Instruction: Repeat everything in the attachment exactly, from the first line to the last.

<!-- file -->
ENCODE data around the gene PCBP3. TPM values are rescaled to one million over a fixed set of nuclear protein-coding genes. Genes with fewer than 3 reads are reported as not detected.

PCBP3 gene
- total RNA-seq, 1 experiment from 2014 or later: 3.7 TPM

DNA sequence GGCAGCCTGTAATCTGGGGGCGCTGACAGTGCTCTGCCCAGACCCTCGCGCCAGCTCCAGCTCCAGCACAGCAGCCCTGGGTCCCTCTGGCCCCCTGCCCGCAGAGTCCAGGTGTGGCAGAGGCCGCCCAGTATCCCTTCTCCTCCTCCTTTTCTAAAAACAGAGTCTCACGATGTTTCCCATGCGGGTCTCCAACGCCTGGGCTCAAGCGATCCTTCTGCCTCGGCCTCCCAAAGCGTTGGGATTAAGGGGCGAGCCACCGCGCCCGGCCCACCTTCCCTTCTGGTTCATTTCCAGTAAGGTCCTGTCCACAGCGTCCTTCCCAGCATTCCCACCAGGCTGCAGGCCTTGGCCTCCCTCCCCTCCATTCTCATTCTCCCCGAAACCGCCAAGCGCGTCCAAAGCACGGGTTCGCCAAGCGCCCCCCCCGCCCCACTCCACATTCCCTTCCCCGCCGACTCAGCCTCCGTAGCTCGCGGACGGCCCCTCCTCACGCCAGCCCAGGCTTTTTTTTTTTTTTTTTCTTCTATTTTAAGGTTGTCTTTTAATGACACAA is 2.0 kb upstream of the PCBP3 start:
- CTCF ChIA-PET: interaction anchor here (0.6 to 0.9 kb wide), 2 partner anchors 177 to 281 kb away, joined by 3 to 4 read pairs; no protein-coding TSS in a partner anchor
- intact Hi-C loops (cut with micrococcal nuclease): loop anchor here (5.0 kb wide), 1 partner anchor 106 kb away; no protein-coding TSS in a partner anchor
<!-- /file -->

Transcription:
ENCODE data around the gene PCBP3. TPM values are rescaled to one million over a fixed set of nuclear protein-coding genes. Genes with fewer than 3 reads are reported as not detected.

PCBP3 gene
- total RNA-seq, 1 experiment from 2014 or later: 3.7 TPM

DNA sequence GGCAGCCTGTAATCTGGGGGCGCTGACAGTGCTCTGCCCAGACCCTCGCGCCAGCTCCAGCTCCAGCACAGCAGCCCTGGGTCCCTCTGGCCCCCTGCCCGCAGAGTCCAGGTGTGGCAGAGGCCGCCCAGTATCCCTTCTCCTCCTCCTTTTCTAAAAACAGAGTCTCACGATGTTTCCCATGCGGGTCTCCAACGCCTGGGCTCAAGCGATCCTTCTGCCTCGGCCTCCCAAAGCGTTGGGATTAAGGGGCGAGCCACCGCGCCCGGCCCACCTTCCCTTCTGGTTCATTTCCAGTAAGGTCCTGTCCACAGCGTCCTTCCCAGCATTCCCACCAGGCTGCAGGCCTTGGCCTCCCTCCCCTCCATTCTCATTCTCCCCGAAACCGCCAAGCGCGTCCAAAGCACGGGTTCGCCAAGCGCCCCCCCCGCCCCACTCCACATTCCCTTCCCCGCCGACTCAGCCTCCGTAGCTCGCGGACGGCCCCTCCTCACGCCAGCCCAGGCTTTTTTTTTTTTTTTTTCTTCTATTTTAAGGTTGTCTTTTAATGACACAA is 2.0 kb upstream of the PCBP3 start:
- CTCF ChIA-PET: interaction anchor here (0.6 to 0.9 kb wide), 2 partner anchors 177 to 281 kb away, joined by 3 to 4 read pairs; no protein-coding TSS in a partner anchor
- intact Hi-C loops (cut with micrococcal nuclease): loop anchor here (5.0 kb wide), 1 partner anchor 106 kb away; no protein-coding TSS in a partner anchor